At Hallam, the main question our PPC team have heard from our clients following this announcement has been: “What are Discovery Ads?”. Without having the Google app installed on your phone, it’s likely that you may not have heard of Google Discover before.
What is Google Discover?
Currently used by 800 million people, this number continues to grow. While 30 years ago people would read the newspapers whilst drinking their morning coffee, they’re now reading news sites and scrolling through social.
Google Discover – the new name for Google Feed – helps users to take these actions one step further, by allowing all iPhone and Android users who have the Google app installed, to personalise their newsfeed by following or unfollowing chosen topics.
Google Discover looks like this:
Unlike Google Search – designed to answer a specific search query – Google Discover’s aim is to provide an answer before the user even asks the question; which, by the looks of it, is where AI is heading in the next few years.
As a user increasingly interacts with Google Discovery, they’re providing a more detailed overview of what they do and do not want to see. This enables Google to learn more about that individual, tailoring their newsfeed to their preferences.
While this may sound scary initially, in the age of machine learning and AI, we need to remember that machines are not our enemies. Far from taking our lives from us, they’re simply changing it by taking over and improving everyday routines, so that simple tasks like reading the news becomes easier for us.
What are Google Discovery Ads?
When Google rolled out Discovery Ads in Beta form, they provided PPC practitioners with the ability to start targeting ads based on Google Discover features.
The purpose of these ads are to show your customers something they want before they even know they want it. So, rather than responding to a pre-existing demand, they generate demand, which is what search ads are typically utilised for anyway.
Google Discovery Ads are very similar to Display Ads, in that they’re designed to be extremely visual and engaging.
They are also available in the form of carousel ads, allowing advertisers to use multiple images so they can encourage people to engage and interact with them.
What are the targeting options?
Much like the Google Display Network, Google Discover allows you to target custom, affinity and in-market audiences. You can also target remarketing audiences, which is a great way to re-engage with your existing website audience through the use of another medium.
The majority of the targeting rules of Google’s Display Network apply to Google Discover; with the idea being to target people based on their interests, or what they’re searching for. For example, if you’re a tour operator and want to advertise discounts for holidays to Croatia, then it makes sense to target people who are actively searching for trips to Croatia. Similarly, if you’re a seller of garden ornaments, then you’ll want to target people who are searching for garden furniture.
Should I try it?
Google Discovery Ads has presented a new step in advertising, allowing you to expand your inventory by placing your ads in front of people before they even know they want your product or service.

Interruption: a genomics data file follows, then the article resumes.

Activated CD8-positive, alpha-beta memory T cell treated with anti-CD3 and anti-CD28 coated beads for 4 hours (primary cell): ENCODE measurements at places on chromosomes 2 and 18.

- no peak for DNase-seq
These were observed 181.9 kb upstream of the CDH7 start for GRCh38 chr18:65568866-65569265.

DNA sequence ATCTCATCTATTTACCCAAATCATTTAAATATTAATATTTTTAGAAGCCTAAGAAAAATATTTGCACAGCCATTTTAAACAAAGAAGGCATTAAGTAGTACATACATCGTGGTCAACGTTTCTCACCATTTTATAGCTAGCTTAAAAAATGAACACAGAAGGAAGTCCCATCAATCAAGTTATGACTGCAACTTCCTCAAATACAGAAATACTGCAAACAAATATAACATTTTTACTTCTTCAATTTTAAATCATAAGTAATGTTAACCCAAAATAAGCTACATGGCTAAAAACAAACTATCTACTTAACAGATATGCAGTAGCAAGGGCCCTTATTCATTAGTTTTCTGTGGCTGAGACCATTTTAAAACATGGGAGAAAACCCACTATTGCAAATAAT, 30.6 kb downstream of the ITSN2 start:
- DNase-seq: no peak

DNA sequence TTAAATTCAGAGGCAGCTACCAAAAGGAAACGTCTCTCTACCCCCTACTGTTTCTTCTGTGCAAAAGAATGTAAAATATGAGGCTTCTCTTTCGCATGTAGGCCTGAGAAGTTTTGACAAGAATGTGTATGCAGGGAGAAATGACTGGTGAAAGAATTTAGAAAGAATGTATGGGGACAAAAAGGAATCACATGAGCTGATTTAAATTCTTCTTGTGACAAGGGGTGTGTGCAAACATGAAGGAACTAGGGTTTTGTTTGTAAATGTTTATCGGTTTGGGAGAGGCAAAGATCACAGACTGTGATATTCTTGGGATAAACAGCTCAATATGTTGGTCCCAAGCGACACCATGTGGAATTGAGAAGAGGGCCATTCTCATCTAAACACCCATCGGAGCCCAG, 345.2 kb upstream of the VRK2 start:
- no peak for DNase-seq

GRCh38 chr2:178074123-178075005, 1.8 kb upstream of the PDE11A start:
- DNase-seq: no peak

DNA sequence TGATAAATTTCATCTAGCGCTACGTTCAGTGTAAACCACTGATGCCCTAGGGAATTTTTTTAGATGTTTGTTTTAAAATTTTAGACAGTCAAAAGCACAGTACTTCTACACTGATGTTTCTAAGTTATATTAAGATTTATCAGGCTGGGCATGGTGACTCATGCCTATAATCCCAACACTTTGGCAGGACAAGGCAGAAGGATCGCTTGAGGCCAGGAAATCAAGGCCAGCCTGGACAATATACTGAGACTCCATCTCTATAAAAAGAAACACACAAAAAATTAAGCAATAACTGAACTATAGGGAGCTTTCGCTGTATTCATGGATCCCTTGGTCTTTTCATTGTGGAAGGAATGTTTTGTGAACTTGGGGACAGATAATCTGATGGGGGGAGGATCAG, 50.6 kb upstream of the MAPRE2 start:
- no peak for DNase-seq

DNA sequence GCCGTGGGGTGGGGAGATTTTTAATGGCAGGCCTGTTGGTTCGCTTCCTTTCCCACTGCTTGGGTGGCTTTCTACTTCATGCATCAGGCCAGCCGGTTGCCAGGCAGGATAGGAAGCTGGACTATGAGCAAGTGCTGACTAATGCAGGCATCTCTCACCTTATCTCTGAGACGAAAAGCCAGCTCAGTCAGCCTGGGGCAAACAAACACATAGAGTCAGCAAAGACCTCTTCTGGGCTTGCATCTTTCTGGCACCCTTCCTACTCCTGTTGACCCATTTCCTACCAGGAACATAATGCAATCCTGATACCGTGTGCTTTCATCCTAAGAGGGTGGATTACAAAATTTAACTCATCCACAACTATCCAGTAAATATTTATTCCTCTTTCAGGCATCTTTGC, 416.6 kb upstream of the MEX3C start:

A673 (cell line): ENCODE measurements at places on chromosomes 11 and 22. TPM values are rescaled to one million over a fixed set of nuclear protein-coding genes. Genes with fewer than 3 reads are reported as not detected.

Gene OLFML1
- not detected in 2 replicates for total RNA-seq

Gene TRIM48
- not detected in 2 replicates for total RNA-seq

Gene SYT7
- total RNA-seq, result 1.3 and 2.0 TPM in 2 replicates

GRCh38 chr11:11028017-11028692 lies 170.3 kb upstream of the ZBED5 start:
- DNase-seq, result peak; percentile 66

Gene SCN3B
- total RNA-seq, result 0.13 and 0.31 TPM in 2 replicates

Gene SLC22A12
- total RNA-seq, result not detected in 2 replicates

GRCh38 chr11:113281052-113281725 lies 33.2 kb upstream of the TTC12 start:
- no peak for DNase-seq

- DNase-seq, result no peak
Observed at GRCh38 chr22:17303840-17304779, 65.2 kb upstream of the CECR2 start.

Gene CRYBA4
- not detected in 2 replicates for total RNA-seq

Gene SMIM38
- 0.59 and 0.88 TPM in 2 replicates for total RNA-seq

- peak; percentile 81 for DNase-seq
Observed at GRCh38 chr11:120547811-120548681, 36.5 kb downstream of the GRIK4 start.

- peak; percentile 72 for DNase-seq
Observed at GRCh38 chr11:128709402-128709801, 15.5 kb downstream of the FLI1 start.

However, the standard is not yet at the same level as Google Display, or even Facebook or Instagram inventory. So, if you’re wondering whether or not to try it, then you should only do so if you’re placing them in front of the right people, and your ads are engaging and tailored to their preferences.
With increasing talks of advertisers stepping away from keywords to focus on targeting audiences, Google Discovery Ads provides an exciting opportunity to do so, with companies able to engage with specific audiences through such a fast-growing medium.
Irina Holliday, senior paid media consultant at Hallam.
We’re a multi-award winning full-service digital agency based in the UK, and a trusted partner to some of the world’s biggest national and international brands.
Once upon a time, Microsoft Office ruled the business world. By the late ‘90s and early 2000s, Microsoft’s office suite had brushed aside rivals such as WordPerfect Office and Lotus SmartSuite, and there was no competition on the horizon.
Then in 2006 Google came along with Google Docs & Spreadsheets, a collaborative online word processing and spreadsheet duo that was combined with other business services to form the Google Apps suite, later rebranded as G Suite, and now as Google Workspace. Although Google’s productivity suite didn’t immediately take the business world by storm, over time it has gained both in features and in popularity, boasting 6 million paying customers, according to Google’s most recent public stats in March 2020.
Microsoft, meanwhile, has shifted its emphasis away from its traditional licensed Office software to Microsoft 365 (formerly Office 365), a subscription-based version that’s treated more like a service, with frequent updates and new features. Microsoft 365 is what we’ve focused on in this story.
Nowadays, choosing an office suite isn’t as simple as it once was. We’re here to help.
Google Workspace vs. Microsoft 365
Google Workspace and Microsoft 365 have much in common. Both are subscription-based, charging businesses per-person fees every month, in varying tiers, depending on the capabilities their customers are looking for. Although Google Workspace is web-based, it has the capability to work offline as well. And while Microsoft 365 is based on installed desktop software, it also provides (less powerful) web-based versions of its applications.
Both suites work well with a range of devices. Because it’s web-based, Google Workspace works in most browsers on any operating system, and Google also offers mobile apps for Android and iOS. Microsoft provides Office client apps for Windows, macOS, iOS, and Android, and its web-based apps work across browsers.